Tourism industry focuses on festive-season trade
A Cape Town tourism survey, to be released on Friday, indicates that hotels are reporting similar or slightly less trade than last year.
Cape Town Tourism CEO Mariette du Toit-Helmbold says there has been a drop in bookings, but that five-star hotels are reporting a decrease of between 3% and 5% from 2009.
But this week the Times reported that Cape Town luxury hotels were experiencing a 10% to 20% decrease in occupancy rates, according to a lodging survey conducted by Cape Town Routes Unlimited (CTRU)—reasons for which include competition with 12 new luxury hotels in the city.
“The hotel industry in Cape Town, especially five-star hotels, saw a remarkable increase in capacity over the last two years,” says Du Toit-Helmbold, “[but] there has been a significant surge in last-minute bookings during the last week.”
Nicki Linde, PR and marketing manager at the lavish Cape Grace, says there is always a lull in bookings in the first two weeks of December but that bookings pick up over Christmas and New Year. “We expect to be full, and in fact are full, over that period,” she said
But elsewhere on the South African coastline business is already booming.
Dianna Martin, CEO of Plettenberg Bay Tourism, said the town last year ran at over 100% occupancy, and “this coming period we are absolutely full”. Martin said there were only a few cancellations due to the heavy snow in Europe.
Asked why Plettenberg Bay is fuller than other destinations like Cape Town, Martin said: “We offer value for money. Not that we are cheaper or that we are more expensive,” but that Plett offers as good accommodation as any other place, including Cape Town, which, she says, “normally does” have a lower occupancy rate than other popular coastal holiday destinations.
Lihle Dlamini, PR and communications manager at KwaZulu-Natal Tourism, told the Mail & Guardian that reports received from the Federated Hospitality Association of South Africa thus far only provided information for Durban and Umhlanga beachfront hotels, but reported stronger bookings than last year and that hotels are now almost at capacity.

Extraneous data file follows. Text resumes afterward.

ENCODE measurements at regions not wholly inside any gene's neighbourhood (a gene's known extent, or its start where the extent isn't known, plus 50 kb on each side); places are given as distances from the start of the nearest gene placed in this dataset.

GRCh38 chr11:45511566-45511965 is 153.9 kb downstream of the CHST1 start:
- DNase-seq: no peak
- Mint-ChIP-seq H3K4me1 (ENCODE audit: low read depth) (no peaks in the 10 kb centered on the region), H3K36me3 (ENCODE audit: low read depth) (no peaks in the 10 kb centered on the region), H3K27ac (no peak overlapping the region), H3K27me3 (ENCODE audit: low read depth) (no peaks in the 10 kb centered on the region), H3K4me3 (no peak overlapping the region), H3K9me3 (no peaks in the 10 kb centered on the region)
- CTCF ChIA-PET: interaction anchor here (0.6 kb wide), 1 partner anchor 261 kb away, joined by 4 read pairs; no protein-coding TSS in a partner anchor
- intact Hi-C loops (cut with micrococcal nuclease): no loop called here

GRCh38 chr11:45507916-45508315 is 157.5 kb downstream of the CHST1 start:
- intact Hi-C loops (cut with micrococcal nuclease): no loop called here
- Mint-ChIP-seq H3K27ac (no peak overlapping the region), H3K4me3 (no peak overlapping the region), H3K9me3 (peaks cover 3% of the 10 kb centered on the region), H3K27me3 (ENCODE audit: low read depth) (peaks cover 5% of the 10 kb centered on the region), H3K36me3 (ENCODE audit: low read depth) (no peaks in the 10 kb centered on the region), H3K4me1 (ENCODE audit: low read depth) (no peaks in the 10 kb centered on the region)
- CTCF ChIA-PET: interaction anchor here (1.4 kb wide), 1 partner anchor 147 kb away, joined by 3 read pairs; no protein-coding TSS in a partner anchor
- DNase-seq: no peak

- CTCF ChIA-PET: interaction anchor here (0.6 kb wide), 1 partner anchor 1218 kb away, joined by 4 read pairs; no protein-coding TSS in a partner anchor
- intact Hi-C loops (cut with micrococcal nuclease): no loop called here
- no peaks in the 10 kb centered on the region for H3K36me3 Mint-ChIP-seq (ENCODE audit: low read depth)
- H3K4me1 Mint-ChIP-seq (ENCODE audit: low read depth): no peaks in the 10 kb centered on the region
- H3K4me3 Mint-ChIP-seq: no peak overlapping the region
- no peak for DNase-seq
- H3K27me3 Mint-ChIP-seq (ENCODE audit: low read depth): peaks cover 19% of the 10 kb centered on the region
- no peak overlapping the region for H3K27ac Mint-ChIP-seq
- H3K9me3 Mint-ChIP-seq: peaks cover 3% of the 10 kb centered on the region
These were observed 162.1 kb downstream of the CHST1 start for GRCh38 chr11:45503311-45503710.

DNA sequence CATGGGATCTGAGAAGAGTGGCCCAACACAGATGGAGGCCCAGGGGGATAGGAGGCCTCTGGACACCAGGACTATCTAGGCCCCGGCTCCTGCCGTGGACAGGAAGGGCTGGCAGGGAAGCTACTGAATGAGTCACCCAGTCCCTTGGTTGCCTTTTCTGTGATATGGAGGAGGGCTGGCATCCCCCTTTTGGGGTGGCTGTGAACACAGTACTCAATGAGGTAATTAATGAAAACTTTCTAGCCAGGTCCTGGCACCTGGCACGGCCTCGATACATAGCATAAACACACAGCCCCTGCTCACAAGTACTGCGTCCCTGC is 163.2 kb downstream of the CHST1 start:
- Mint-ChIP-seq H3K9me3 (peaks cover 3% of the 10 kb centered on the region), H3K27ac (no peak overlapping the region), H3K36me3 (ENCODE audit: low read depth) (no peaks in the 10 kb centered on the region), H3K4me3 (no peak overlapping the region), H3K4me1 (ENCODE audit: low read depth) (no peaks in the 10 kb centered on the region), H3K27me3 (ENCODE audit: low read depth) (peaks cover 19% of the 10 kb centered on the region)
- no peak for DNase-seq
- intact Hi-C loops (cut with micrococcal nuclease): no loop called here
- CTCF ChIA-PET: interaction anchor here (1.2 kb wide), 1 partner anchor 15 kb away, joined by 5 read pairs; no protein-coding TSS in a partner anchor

Shaun van Eck, CEO of Knysna Tourism, says occupancy is “slightly up on last year” as it is now 95% full. “Only a few of the really upmarket establishments have availability and we struggle to place people,” he says. “Knysna has always run full over high season.”
Knysna, he says, runs, in terms of occupancy, on par or even higher than some other garden route destinations. The exception, he says, is Mossel Bay, which has a longer high season as it caters more to local markets with plenty of camping spots and caravan parks. Those budget holidays tend to last longer.
The Hotels.com Hotel Price Index (HPI), which released its latest survey in September, featured both Johannesburg and Cape Town in its findings. The HPI—a regular survey of hotel prices in major city destinations across the world—listed Johannesburg as the fifth most expensive city in the world for the second quarter of 2010, with an average price for a room per night at £138. And Cape Town hotel accommodation saw the average price per room increasing by 54% (year on year for the second quarter) to £127—which the report said is “a reflection of the demand for World Cup rooms that helped drive prices up”.
Du Toit-Helmbold says there are concerns that a below average summer season in Cape Town may be caused by international travellers having exhausted leave and disposable funds during the World Cup; other factors could be the strengthening of the rand and the ongoing recession.
“The snow and freezing temperatures in Europe and the United Kingdom have affected numerous holiday plans to Cape Town,” she says.
But some hotels are “more positive, expecting that regular, domestic mid-year travellers who postponed their holidays during the June/July period will visit Cape Town this summer”.
But attractions in Cape Town, such as Table Mountain and Robben Island, are reporting an increase in visitors.
“One of the most significant trends in tourism globally is the yearning for ‘barefoot or real authenticity’. People want to get off the bus, immerse themselves into the hearts and homes of local communities—understand and feel what it is like to walk the streets of the cities they visit.”